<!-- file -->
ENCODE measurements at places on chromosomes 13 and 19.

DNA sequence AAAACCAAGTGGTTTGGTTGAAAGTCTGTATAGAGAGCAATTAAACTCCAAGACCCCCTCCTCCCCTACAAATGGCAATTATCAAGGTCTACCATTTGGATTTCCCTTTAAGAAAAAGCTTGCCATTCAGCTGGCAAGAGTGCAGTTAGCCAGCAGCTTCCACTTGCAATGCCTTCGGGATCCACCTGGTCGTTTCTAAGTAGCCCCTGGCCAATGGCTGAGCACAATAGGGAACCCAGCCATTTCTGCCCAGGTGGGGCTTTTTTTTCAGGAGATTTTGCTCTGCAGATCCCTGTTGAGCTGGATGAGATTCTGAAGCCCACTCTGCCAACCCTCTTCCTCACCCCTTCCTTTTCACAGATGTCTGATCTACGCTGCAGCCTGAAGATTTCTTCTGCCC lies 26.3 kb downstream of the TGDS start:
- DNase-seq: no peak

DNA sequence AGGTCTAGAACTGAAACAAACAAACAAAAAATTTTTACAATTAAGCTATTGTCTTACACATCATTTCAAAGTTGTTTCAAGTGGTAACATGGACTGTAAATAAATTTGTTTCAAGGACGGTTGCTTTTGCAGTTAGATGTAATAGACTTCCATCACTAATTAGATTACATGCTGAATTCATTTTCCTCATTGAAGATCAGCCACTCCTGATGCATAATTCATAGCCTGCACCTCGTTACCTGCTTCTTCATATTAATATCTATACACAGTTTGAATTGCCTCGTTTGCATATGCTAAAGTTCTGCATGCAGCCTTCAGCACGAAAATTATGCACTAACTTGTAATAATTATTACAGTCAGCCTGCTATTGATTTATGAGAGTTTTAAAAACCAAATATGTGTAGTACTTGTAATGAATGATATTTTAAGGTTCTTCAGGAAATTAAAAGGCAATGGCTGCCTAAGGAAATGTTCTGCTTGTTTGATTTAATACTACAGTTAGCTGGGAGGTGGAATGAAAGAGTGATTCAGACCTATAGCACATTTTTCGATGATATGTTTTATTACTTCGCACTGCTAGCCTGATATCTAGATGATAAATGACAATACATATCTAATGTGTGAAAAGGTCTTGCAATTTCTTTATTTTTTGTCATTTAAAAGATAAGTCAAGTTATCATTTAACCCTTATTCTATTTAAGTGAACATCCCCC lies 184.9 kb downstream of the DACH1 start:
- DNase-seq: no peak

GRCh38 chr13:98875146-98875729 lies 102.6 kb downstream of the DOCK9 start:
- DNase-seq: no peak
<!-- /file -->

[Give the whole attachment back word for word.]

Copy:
ENCODE measurements at places on chromosomes 13 and 19.

DNA sequence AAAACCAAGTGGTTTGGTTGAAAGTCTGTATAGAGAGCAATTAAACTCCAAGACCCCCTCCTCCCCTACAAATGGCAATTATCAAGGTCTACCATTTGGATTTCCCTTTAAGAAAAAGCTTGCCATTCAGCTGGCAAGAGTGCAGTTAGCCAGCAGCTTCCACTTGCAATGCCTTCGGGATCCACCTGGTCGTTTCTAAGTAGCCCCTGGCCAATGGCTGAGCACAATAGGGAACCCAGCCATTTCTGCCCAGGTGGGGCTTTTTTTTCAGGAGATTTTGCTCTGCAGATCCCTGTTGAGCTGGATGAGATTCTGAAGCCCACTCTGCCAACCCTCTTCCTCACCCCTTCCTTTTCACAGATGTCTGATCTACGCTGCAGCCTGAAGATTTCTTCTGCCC lies 26.3 kb downstream of the TGDS start:
- DNase-seq: no peak

DNA sequence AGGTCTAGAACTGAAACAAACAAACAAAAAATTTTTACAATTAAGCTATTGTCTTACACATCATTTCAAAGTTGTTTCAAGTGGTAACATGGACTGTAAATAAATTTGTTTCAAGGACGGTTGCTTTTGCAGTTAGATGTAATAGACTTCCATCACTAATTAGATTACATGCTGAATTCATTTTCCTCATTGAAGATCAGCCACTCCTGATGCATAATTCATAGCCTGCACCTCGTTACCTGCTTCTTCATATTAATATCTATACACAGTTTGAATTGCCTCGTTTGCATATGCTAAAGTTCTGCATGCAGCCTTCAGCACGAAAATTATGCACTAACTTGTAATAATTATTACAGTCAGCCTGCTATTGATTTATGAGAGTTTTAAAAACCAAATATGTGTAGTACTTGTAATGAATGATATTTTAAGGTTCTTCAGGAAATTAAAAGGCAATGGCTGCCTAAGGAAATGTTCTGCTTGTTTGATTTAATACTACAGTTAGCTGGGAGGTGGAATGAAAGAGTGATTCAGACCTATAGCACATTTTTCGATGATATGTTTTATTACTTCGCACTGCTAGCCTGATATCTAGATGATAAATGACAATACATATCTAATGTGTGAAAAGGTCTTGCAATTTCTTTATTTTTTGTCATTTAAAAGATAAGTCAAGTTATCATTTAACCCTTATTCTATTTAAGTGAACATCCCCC lies 184.9 kb downstream of the DACH1 start:
- DNase-seq: no peak

GRCh38 chr13:98875146-98875729 lies 102.6 kb downstream of the DOCK9 start:
- DNase-seq: no peak